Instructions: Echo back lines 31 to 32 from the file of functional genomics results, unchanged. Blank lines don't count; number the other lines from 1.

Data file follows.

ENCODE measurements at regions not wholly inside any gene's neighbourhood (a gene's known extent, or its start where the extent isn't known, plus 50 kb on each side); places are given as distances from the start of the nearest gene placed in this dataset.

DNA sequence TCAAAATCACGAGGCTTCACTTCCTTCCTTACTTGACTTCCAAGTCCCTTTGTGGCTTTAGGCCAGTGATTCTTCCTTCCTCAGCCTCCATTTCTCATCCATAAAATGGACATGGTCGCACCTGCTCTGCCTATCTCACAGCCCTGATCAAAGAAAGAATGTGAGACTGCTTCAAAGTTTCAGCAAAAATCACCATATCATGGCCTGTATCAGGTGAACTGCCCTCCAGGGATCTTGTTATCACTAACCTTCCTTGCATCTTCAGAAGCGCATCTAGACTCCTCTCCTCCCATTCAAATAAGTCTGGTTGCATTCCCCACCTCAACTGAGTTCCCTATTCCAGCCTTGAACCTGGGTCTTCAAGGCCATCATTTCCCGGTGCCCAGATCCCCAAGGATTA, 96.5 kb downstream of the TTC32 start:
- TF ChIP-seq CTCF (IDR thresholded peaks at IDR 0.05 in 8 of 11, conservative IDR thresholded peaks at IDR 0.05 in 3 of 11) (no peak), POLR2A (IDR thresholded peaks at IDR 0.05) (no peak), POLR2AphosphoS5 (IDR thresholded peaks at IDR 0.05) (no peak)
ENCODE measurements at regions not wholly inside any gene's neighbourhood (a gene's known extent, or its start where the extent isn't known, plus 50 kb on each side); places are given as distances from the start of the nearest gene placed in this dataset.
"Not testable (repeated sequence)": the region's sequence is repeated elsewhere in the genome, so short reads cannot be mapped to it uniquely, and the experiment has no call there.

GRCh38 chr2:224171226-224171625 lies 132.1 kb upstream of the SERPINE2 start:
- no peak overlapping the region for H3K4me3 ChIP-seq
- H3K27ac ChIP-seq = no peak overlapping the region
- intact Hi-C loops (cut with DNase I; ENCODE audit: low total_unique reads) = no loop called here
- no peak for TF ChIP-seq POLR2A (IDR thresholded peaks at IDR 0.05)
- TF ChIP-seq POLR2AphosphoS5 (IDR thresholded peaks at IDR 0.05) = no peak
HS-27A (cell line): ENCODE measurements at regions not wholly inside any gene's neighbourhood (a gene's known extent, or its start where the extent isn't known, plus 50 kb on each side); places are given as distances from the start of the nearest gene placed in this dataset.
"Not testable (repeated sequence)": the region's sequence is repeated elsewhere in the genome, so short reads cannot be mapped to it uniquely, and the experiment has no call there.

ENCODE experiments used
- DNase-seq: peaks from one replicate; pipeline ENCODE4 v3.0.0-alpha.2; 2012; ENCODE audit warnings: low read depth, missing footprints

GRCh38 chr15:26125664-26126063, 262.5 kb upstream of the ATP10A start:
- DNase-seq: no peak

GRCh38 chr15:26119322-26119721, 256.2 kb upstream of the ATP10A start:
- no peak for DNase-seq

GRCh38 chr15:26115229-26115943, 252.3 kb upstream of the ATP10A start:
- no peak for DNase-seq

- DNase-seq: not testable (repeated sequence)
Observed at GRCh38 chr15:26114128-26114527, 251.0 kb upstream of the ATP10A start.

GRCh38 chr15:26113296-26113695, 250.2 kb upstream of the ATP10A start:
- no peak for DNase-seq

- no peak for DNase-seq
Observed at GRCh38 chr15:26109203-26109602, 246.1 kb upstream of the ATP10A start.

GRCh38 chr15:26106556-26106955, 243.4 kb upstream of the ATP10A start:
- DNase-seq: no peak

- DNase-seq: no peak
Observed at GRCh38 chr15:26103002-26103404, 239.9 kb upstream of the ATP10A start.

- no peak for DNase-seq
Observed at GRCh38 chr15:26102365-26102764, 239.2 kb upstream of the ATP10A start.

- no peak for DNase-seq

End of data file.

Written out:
Observed at GRCh38 chr15:26103002-26103404, 239.9 kb upstream of the ATP10A start.

- no peak for DNase-seq